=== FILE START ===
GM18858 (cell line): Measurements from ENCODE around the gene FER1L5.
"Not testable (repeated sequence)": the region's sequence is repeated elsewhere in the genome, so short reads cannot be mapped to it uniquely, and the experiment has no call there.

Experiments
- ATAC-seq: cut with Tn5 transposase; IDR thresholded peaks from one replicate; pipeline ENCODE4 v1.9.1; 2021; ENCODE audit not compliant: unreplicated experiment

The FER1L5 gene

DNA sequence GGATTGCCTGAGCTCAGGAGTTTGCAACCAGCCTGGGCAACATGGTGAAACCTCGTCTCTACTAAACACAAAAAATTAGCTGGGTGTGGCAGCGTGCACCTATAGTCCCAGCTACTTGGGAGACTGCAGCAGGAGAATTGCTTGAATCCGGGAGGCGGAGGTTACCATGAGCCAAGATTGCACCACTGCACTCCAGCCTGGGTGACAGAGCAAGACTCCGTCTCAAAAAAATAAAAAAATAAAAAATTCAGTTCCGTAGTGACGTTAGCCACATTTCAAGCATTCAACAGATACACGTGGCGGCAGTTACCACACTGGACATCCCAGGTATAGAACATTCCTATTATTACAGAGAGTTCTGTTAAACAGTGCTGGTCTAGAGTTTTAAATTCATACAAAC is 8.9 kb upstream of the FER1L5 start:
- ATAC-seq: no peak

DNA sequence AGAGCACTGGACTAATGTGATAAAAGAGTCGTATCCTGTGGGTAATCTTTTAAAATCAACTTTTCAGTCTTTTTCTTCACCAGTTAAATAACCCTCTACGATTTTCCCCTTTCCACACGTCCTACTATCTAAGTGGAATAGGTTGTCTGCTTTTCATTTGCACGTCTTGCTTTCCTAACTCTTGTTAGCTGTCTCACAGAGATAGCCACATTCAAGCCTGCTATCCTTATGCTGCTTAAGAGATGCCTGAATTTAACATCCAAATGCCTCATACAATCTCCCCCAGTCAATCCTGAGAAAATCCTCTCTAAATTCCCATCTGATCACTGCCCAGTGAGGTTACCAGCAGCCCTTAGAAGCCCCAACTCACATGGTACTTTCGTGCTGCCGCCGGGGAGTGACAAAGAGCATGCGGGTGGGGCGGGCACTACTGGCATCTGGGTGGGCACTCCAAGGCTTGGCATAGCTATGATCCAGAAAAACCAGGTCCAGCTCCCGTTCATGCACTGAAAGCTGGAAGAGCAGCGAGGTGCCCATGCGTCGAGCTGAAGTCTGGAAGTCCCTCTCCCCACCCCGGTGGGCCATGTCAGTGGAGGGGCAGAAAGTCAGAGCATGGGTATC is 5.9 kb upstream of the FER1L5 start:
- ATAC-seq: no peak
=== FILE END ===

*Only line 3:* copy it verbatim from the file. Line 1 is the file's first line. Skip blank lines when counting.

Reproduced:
Experiments